The first sentence in an appellate opinion can strike fear in the heart of any advocate. I should know. Nearly twenty years ago the California Court of Appeal began its opinion on a losing appeal of mine with this sentence: “This case presents a real doozy of a puzzle in mechanic’s lien law.” In a more recent case involving … Continue reading Draft Settlement Agreements with Care or You May Give Up More than You Bargained For
A recent opinion of the California Court of Appeal (click here to read) reversed a trial court’s decision to award attorney fees to the prevailing defendant homeowners in a real estate non-disclosure case. The reason: the standard California purchase agreement that included an attorney fee provision also required that the parties participate in mediation or forfeit the … Continue reading Ignore This Mediation Clause and Say Good-Bye to Your Attorney Fee Award
I like to read and report on appellate court cases that illustrate the benefits of self-determination in the mediation process as opposed to court-imposed adjudication in the civil trial process. It may involve a little “Monday morning quarterbacking,” but I don’t consider it to be second quessing anybody but more like watching game film to … Continue reading Three Yards and a Cloud of Dust: More X’s and O’s from the Competitive World of Litigation
Discretion is the better part of valor, a phrase that can be traced to a 15th Century English writer named Caxton, became part of the English vernacular after the publication of William Shakespeare’s ‘King Henry the Fourth’ in the 16th Century. The phrase came into the American lexicon in the 18th Century courtesy of Benjamin Franklin’s ‘Poor Richard’s Almanac’. But what … Continue reading Don’t Ignore the Impact of Judicial Discretion on the Outcome and Cost of Trial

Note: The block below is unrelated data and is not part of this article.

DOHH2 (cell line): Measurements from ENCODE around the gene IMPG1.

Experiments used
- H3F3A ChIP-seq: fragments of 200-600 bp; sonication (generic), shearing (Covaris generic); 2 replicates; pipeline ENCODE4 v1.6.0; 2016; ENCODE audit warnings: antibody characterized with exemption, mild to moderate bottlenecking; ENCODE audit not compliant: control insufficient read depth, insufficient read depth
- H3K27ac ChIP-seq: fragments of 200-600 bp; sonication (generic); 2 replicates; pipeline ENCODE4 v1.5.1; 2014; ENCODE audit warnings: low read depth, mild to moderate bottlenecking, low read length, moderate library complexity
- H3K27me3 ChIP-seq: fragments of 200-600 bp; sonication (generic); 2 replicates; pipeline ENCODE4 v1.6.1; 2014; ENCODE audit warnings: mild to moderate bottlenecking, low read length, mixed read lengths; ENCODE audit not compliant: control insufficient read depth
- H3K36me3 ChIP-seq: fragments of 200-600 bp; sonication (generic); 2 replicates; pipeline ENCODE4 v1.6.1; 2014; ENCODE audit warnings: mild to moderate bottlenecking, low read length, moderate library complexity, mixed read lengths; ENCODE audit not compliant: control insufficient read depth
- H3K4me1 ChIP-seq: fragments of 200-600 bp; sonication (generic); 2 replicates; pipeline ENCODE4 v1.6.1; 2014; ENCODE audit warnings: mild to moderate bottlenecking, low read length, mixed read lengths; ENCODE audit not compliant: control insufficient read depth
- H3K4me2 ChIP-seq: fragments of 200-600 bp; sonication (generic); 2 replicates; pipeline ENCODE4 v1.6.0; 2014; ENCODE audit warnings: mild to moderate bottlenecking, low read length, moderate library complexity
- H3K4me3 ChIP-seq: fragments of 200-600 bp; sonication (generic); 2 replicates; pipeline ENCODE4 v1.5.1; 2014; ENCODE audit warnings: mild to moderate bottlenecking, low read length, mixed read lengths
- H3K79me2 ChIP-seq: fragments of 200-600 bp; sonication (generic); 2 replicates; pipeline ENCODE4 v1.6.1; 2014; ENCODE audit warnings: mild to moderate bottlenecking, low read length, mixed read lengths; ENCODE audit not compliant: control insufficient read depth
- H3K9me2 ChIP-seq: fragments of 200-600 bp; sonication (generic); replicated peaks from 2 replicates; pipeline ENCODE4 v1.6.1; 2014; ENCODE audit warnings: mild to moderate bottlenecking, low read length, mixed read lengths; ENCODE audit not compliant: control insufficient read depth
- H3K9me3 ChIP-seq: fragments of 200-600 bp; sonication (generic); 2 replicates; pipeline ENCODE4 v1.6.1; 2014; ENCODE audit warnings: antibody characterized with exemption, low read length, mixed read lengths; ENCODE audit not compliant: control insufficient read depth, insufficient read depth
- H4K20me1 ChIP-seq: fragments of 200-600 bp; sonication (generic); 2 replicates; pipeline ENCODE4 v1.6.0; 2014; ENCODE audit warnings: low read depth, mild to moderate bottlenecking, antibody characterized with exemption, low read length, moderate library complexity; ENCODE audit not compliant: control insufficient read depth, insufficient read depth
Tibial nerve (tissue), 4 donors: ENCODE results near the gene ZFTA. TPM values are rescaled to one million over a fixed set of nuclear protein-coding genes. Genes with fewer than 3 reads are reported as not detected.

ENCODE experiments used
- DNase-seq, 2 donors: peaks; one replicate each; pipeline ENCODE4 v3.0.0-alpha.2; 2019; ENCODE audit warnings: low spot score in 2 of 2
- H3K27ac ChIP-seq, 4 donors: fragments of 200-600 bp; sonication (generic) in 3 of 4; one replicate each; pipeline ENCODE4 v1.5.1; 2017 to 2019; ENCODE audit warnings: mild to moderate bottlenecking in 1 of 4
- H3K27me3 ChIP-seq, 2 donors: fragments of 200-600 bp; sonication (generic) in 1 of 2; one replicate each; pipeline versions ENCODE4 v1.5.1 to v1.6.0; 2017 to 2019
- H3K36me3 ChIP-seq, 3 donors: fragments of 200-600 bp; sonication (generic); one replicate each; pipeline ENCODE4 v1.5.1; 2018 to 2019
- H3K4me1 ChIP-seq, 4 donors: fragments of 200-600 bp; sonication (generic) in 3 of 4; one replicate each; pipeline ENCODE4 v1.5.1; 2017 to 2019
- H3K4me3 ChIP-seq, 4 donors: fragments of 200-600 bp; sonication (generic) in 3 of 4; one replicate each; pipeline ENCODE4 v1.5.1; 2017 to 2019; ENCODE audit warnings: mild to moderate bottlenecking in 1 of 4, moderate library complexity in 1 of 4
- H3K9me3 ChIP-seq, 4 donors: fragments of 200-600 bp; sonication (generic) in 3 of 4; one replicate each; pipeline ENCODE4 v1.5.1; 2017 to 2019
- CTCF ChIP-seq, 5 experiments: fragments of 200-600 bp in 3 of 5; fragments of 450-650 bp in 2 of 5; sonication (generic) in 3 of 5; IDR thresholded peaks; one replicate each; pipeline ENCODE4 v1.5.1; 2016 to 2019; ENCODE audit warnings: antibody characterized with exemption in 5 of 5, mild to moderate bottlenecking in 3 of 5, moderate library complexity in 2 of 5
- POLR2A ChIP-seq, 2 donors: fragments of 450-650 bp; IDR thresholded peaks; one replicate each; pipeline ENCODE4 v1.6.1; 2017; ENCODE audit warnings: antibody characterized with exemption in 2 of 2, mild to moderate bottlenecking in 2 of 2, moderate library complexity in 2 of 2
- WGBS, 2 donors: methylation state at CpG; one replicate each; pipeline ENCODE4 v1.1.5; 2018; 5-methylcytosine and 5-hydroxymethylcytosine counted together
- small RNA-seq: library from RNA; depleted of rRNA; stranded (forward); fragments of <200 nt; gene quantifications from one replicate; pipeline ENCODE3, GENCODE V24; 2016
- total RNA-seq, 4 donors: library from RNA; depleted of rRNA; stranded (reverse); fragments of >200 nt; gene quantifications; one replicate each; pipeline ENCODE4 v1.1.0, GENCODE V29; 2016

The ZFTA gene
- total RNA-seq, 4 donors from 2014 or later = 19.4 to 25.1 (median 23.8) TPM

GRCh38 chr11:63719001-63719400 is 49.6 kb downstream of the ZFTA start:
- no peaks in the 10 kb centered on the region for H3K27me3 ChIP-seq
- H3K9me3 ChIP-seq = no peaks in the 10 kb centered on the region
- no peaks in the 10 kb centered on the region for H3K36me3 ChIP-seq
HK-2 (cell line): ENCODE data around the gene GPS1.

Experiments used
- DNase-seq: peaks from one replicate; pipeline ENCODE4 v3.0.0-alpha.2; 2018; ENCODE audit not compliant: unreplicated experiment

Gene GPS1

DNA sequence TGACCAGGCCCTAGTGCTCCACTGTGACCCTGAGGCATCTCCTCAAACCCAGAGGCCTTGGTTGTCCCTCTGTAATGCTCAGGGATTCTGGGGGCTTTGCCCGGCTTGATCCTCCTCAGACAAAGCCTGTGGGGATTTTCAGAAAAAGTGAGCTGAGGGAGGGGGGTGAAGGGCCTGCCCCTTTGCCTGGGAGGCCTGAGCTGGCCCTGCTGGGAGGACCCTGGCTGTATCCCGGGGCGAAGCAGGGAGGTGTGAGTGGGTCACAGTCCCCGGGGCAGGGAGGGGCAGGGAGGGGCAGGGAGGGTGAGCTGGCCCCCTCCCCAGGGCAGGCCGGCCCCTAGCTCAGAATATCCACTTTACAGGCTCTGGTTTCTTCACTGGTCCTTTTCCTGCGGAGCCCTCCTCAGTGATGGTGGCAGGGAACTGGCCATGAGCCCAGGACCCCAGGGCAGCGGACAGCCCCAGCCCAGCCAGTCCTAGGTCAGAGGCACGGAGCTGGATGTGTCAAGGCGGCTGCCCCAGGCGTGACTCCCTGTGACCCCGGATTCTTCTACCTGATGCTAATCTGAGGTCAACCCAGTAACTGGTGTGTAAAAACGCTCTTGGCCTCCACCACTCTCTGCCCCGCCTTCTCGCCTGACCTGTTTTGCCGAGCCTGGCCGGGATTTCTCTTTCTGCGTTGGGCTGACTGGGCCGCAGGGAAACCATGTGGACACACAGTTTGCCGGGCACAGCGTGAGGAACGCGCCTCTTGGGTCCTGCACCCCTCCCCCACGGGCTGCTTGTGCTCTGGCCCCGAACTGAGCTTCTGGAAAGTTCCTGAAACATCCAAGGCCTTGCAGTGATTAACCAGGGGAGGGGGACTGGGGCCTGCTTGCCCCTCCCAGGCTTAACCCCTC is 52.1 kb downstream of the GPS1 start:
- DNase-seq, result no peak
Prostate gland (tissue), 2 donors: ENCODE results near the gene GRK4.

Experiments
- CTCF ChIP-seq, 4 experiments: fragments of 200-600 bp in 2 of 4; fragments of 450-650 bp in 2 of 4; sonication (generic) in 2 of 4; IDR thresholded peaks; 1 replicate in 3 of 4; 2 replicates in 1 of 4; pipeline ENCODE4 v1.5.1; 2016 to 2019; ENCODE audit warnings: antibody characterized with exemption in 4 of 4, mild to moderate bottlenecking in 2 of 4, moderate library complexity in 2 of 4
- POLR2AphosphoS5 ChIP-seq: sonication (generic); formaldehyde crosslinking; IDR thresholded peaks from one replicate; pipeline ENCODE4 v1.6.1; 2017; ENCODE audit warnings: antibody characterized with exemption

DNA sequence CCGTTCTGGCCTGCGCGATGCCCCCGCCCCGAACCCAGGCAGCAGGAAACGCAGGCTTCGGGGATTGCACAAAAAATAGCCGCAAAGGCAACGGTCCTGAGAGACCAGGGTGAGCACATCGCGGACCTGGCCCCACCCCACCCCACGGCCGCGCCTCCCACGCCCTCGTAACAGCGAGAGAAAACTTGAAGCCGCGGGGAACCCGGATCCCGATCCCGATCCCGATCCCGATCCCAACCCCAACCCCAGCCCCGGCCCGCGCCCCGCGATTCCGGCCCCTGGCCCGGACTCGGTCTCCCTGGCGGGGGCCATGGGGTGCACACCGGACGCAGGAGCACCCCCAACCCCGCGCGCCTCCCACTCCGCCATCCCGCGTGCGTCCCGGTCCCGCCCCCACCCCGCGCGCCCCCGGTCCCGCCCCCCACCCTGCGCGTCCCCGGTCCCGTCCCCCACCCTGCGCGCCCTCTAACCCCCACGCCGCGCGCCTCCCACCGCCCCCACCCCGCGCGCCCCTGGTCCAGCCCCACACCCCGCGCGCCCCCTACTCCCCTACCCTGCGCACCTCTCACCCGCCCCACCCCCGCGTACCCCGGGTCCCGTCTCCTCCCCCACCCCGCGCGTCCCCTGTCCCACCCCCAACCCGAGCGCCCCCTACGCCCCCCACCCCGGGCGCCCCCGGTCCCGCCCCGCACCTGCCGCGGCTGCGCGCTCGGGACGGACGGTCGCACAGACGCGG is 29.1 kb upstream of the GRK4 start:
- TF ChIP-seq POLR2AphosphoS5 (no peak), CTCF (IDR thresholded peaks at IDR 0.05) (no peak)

The New York Giants are playing the New England Patriots in the Super Bowl, again. What would happen if the Patriots prepared for the game by focusing exclusively on their strengths and the Giants’ weaknesses while ignoring their own weaknesses and the Giants’ strengths? That would be ridiculous, right? Bill Belichick, Tom Brady? Forget about … Continue reading Calculating Settlement Value Like a Super Bowl Champion
Even after twenty years, the so-called “McDonald’s coffee case” or “hot coffee case” is still the poster child of tort reform advocates and the rally cry of consumer attorneys. The former decry a legal system which permits such “frivolous” lawsuits while the latter complain that public relations firms distort the facts of the case to … Continue reading Deja Brew: A Mediator Looks Back at the Hot Coffee Case or How to Keep Your Dispute from Spilling into Court
Benjamin Franklin’s ” Poor Richard’s Almanack” had it right: “An ounce of prevention is worth a pound of cure.” This was true for farmers in 1739 and it is true for lawyers and their clients in 2011. Not that Ben held farmers and lawyers in equal esteem,as you may notice when reading the following Franklin … Continue reading Indemnity Contracts and the Duty to Defend: You mean I have to pay even if I was not negligent?